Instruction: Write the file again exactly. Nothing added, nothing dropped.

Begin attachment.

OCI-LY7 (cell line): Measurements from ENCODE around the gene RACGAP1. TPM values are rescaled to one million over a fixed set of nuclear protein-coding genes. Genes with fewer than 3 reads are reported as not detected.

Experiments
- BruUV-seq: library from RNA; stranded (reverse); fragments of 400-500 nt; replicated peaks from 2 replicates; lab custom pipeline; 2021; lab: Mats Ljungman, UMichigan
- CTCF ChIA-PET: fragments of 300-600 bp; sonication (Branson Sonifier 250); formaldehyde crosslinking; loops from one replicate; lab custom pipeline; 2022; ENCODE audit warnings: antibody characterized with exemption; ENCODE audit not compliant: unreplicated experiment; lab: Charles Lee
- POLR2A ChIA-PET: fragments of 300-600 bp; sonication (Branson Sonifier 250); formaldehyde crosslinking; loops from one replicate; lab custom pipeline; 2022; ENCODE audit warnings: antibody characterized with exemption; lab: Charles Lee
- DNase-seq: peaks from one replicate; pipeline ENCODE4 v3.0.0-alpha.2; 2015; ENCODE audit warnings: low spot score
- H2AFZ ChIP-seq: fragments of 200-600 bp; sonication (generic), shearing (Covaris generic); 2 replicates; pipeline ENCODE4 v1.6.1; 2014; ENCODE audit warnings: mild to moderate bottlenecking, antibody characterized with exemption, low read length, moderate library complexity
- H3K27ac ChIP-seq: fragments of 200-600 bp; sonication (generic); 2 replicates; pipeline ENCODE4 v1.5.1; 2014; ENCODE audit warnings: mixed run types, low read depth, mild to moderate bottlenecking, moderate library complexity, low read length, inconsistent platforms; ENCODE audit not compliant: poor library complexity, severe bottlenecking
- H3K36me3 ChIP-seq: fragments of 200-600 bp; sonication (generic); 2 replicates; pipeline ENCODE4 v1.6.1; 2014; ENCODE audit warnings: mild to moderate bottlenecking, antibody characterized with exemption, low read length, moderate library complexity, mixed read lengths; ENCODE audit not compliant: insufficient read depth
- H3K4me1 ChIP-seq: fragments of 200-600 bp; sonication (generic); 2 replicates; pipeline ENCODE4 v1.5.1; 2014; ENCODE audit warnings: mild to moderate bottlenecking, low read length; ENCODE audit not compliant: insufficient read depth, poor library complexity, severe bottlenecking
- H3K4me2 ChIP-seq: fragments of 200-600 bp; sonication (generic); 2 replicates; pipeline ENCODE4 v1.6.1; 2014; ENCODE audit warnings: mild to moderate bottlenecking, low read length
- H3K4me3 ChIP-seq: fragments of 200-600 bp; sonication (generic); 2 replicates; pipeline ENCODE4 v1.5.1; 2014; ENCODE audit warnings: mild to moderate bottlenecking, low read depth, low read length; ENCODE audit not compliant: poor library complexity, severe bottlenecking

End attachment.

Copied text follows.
OCI-LY7 (cell line): Measurements from ENCODE around the gene RACGAP1. TPM values are rescaled to one million over a fixed set of nuclear protein-coding genes. Genes with fewer than 3 reads are reported as not detected.

Experiments
- BruUV-seq: library from RNA; stranded (reverse); fragments of 400-500 nt; replicated peaks from 2 replicates; lab custom pipeline; 2021; lab: Mats Ljungman, UMichigan
- CTCF ChIA-PET: fragments of 300-600 bp; sonication (Branson Sonifier 250); formaldehyde crosslinking; loops from one replicate; lab custom pipeline; 2022; ENCODE audit warnings: antibody characterized with exemption; ENCODE audit not compliant: unreplicated experiment; lab: Charles Lee
- POLR2A ChIA-PET: fragments of 300-600 bp; sonication (Branson Sonifier 250); formaldehyde crosslinking; loops from one replicate; lab custom pipeline; 2022; ENCODE audit warnings: antibody characterized with exemption; lab: Charles Lee
- DNase-seq: peaks from one replicate; pipeline ENCODE4 v3.0.0-alpha.2; 2015; ENCODE audit warnings: low spot score
- H2AFZ ChIP-seq: fragments of 200-600 bp; sonication (generic), shearing (Covaris generic); 2 replicates; pipeline ENCODE4 v1.6.1; 2014; ENCODE audit warnings: mild to moderate bottlenecking, antibody characterized with exemption, low read length, moderate library complexity
- H3K27ac ChIP-seq: fragments of 200-600 bp; sonication (generic); 2 replicates; pipeline ENCODE4 v1.5.1; 2014; ENCODE audit warnings: mixed run types, low read depth, mild to moderate bottlenecking, moderate library complexity, low read length, inconsistent platforms; ENCODE audit not compliant: poor library complexity, severe bottlenecking
- H3K36me3 ChIP-seq: fragments of 200-600 bp; sonication (generic); 2 replicates; pipeline ENCODE4 v1.6.1; 2014; ENCODE audit warnings: mild to moderate bottlenecking, antibody characterized with exemption, low read length, moderate library complexity, mixed read lengths; ENCODE audit not compliant: insufficient read depth
- H3K4me1 ChIP-seq: fragments of 200-600 bp; sonication (generic); 2 replicates; pipeline ENCODE4 v1.5.1; 2014; ENCODE audit warnings: mild to moderate bottlenecking, low read length; ENCODE audit not compliant: insufficient read depth, poor library complexity, severe bottlenecking
- H3K4me2 ChIP-seq: fragments of 200-600 bp; sonication (generic); 2 replicates; pipeline ENCODE4 v1.6.1; 2014; ENCODE audit warnings: mild to moderate bottlenecking, low read length
- H3K4me3 ChIP-seq: fragments of 200-600 bp; sonication (generic); 2 replicates; pipeline ENCODE4 v1.5.1; 2014; ENCODE audit warnings: mild to moderate bottlenecking, low read depth, low read length; ENCODE audit not compliant: poor library complexity, severe bottlenecking